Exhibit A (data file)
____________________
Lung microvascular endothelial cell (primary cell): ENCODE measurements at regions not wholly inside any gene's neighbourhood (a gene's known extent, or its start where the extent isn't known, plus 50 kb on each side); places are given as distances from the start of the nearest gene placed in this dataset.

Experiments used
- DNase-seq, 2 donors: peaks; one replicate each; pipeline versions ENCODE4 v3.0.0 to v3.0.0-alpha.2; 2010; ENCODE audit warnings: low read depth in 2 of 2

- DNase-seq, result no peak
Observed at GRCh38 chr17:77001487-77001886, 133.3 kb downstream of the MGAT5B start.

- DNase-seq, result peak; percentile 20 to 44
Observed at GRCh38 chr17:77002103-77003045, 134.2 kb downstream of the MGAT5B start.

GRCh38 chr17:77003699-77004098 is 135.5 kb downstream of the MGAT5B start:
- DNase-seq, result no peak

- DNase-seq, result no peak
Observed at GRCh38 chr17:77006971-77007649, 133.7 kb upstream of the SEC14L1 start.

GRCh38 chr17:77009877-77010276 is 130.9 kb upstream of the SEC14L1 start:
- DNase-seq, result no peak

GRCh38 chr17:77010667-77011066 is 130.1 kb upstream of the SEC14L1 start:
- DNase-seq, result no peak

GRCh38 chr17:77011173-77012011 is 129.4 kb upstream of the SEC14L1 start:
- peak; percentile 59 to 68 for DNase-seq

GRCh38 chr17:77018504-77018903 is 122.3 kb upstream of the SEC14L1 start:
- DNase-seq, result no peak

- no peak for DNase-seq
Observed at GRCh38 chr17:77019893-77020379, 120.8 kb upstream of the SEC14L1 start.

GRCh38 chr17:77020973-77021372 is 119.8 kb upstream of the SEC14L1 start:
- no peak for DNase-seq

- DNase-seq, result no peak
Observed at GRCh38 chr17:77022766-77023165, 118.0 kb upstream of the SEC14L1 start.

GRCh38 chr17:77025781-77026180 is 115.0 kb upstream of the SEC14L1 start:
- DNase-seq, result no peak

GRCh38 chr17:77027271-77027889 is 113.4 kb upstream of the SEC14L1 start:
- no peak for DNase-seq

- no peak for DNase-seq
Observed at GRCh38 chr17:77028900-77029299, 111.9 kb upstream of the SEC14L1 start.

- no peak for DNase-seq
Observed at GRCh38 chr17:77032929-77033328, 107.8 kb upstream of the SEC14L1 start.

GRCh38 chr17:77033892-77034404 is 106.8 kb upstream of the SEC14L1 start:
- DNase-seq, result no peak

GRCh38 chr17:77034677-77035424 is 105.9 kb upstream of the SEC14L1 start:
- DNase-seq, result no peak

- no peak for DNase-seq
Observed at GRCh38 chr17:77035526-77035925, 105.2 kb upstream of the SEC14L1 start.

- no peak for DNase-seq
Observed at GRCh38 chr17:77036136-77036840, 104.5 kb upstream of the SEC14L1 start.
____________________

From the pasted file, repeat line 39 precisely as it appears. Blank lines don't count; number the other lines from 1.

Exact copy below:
Observed at GRCh38 chr17:77035526-77035925, 105.2 kb upstream of the SEC14L1 start.